Even when on a weight-loss diet, it's best for women to eat at least 1,200 calories to avoid decreases in metabolism. The Weight Watchers system streamlines calorie counting by having you count points – assigned to each food depending on its calorie and nutrient content – not the calories themselves. The points you need differ based on your activity level, age and gender.
Points Versus Calories
Points are calculated based on more than just calories. They take into consideration the carbohydrate, fiber, protein and fat content of foods. Weight Watchers tries to encourage people to eat more of the healthier foods and less of the foods that aren't as nutritious by making the better-for-you foods lower in points.
For example, even though both a chocolate chip cookie and an apple have 95 calories, the cookie is 2 points while the apple uses up none of your daily points. For this reason, a 1,200-calorie diet could have a range of points values, depending on the foods you eat.
Fresh fruits and non-starchy vegetables are all 0 points, encouraging people to eat more of these filling, nutrient-rich foods. Although these foods have a few calories, they also contain plenty of water and fiber, which help fill you up so you eat less. Dried fruits, starchy vegetables and fruit juices aren't free foods, however, and fruits and vegetables still contribute to points values in mixed dishes. Other foods with no points include broth, diet soda, sugar-free gelatin, hot sauce, reduced-calorie fruit-flavored ice pops, ketchup, kim chee, mustard, pickles, pico de gallo, salsa, seltzer, sauerkraut, steak sauce, soy sauce and vinegar. These foods add flavor without a lot of calories.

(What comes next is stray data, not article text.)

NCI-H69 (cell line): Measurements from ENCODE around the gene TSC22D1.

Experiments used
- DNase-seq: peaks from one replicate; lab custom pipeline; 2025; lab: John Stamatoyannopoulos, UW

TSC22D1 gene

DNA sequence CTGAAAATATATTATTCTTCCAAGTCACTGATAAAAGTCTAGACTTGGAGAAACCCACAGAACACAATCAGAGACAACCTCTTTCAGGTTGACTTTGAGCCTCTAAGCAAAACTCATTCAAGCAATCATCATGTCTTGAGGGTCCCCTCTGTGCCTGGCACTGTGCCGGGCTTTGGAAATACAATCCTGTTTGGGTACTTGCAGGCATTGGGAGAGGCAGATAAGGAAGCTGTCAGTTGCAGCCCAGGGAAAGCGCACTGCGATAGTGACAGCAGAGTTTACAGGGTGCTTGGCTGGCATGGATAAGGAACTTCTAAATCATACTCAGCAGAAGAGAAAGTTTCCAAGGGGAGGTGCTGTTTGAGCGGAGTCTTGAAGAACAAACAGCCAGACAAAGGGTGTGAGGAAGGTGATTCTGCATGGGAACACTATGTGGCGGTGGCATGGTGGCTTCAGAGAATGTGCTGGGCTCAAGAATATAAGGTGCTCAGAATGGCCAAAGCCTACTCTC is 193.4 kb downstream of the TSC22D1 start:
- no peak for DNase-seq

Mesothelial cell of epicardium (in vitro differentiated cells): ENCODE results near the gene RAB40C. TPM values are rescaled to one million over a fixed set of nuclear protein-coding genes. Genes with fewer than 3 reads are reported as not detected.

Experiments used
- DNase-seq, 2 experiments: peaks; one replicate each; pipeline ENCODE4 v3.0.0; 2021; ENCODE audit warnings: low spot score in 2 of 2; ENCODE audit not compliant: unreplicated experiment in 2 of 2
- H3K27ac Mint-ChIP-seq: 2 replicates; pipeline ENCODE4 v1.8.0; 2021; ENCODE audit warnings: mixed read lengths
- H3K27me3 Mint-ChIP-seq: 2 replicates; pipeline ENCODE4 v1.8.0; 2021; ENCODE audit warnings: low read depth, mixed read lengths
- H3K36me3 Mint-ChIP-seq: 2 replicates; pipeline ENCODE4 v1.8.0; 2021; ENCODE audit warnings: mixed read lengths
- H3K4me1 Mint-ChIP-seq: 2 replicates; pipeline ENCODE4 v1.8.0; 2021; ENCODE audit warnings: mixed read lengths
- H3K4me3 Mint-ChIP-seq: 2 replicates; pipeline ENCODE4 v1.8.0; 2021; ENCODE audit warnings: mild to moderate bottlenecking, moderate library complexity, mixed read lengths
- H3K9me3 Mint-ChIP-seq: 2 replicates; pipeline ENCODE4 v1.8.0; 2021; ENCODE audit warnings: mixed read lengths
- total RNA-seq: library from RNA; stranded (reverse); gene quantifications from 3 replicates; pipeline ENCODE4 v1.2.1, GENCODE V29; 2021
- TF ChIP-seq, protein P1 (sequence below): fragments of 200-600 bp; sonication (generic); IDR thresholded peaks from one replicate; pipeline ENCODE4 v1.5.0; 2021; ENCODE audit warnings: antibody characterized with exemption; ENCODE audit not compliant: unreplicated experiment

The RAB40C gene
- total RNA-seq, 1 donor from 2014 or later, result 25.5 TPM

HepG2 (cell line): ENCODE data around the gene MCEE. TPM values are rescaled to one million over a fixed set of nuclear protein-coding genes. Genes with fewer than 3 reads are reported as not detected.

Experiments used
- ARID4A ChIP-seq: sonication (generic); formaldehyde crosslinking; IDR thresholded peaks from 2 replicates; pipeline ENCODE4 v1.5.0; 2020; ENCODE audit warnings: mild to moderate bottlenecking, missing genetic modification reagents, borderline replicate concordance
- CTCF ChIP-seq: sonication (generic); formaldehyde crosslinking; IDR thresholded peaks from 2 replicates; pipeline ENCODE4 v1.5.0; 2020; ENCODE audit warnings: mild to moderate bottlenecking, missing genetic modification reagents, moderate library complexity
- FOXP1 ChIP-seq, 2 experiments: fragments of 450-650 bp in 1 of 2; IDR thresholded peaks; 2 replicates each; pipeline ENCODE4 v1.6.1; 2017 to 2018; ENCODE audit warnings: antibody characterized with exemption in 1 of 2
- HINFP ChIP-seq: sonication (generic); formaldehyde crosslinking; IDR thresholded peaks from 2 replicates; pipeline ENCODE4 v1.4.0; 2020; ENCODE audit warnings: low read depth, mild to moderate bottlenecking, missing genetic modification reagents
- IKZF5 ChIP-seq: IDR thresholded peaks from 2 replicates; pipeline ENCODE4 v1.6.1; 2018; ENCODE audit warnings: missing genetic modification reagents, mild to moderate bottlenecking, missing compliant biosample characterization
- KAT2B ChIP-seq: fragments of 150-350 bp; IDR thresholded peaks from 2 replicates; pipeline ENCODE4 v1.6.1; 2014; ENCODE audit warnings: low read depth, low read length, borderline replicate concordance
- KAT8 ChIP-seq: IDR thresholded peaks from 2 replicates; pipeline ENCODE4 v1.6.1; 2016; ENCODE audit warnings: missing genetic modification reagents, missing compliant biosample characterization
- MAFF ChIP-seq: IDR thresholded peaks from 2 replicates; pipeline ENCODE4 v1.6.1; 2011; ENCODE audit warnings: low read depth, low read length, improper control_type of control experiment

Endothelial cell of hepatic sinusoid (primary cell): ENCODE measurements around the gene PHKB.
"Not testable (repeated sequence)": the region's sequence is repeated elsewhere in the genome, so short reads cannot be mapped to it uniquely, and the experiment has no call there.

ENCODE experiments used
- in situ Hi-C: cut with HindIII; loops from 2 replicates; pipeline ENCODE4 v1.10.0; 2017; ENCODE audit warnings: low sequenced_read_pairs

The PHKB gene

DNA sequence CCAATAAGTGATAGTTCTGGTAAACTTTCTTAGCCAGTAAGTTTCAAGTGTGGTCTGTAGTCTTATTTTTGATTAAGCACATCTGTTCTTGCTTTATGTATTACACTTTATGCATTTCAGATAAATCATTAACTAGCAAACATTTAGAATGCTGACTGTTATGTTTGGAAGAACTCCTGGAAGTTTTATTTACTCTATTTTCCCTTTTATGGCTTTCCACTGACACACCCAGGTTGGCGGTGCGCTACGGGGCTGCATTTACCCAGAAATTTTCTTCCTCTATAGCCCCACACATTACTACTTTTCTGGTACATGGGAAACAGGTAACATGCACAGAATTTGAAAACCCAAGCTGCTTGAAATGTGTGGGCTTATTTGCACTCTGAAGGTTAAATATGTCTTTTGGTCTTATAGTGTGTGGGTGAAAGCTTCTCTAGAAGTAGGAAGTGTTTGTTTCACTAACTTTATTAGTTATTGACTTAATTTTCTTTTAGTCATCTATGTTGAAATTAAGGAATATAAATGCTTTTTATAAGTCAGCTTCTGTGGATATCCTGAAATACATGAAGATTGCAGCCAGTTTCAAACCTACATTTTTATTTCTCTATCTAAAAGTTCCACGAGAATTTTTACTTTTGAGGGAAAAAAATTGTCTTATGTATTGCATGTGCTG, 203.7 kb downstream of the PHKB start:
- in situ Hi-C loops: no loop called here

Points are allotted based on your current weight, age, gender and height, and the minimum per day is 26. You'll also have 49 extra points to use whenever you want during the week, and can get more points through increasing your activity level. You may use these extra points the same day or roll them over for later.
Weight Watchers fits into the definition for a safe and effective weight-loss plan, because it doesn't forbid foods, is balanced, emphasizes a slow and steady rate of weight loss, and encourages exercise.
Although you aren't counting calories, the principles behind the point system help steer you toward healthy, filling foods that will help you lose weight while still having a treat now and then so you don't give up on your diet due to cravings.
- Weight Watchers: What Can I Eat
- U.S. News & World Report: Weight Watchers Diet
- Western Virginia University Extension: Characteristics of Safe and Effective Weight Loss Plans
- Weight Watchers: The PointsPlus Program and WeightWatchers.com: 15 Essentials
- Weight Watchers: Zero PointsPlus Value Food List
- American College of Sports Medicine: Metabolism is Modifiable with the Right Lifestyle Changes